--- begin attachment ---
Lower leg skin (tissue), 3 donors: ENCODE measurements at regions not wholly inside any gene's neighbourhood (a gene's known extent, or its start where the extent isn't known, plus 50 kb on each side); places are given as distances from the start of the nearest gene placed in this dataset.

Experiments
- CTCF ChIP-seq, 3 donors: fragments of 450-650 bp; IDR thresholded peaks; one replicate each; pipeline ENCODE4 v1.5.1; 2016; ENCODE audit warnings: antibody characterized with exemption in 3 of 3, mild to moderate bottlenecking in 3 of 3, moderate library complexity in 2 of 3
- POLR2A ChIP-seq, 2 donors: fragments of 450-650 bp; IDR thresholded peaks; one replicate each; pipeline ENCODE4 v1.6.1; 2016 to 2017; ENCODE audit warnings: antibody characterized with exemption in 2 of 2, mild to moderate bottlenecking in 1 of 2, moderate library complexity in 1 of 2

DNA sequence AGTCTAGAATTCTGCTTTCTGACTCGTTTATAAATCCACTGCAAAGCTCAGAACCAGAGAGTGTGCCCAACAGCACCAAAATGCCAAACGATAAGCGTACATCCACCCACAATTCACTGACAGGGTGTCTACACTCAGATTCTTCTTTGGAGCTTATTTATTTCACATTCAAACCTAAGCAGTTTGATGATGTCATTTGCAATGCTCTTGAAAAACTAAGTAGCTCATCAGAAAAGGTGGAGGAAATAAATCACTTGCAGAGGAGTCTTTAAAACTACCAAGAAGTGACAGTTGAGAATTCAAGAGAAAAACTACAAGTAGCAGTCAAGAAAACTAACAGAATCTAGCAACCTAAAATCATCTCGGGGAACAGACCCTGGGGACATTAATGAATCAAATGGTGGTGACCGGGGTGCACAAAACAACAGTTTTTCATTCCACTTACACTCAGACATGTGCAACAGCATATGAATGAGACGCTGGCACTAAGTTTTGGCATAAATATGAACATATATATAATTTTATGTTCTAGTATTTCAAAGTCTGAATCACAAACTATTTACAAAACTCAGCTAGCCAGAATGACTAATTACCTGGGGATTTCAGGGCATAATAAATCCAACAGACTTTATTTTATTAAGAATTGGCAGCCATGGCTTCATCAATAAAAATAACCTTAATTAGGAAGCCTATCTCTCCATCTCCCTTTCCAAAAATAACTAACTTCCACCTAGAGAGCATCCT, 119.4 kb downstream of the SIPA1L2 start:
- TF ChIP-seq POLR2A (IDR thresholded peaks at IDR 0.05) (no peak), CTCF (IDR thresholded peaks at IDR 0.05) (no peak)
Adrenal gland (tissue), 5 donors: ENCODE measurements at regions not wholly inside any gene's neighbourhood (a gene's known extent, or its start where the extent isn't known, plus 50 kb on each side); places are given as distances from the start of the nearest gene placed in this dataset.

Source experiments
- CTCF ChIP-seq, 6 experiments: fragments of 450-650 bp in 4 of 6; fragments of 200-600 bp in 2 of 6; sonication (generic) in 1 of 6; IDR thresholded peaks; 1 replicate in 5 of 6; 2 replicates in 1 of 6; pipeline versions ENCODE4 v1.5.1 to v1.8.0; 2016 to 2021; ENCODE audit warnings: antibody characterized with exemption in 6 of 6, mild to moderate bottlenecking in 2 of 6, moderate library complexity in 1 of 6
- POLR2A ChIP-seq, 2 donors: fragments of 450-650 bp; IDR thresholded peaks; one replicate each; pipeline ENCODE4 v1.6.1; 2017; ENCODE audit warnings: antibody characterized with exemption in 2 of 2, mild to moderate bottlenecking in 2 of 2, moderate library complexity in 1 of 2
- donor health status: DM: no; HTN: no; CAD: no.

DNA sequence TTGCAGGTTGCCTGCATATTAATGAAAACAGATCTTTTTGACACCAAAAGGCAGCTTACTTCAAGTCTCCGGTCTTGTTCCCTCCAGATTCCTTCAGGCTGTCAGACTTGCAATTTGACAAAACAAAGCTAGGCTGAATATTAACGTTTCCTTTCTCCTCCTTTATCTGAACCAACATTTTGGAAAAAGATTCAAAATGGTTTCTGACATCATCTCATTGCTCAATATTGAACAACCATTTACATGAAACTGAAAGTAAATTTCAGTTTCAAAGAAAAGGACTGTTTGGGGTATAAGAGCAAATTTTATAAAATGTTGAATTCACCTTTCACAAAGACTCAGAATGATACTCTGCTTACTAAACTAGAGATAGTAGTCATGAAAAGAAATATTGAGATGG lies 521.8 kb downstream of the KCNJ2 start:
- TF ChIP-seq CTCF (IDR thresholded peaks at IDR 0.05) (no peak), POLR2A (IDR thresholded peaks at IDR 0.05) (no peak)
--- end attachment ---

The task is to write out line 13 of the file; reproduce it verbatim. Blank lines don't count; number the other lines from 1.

- TF ChIP-seq CTCF (IDR thresholded peaks at IDR 0.05) (no peak), POLR2A (IDR thresholded peaks at IDR 0.05) (no peak)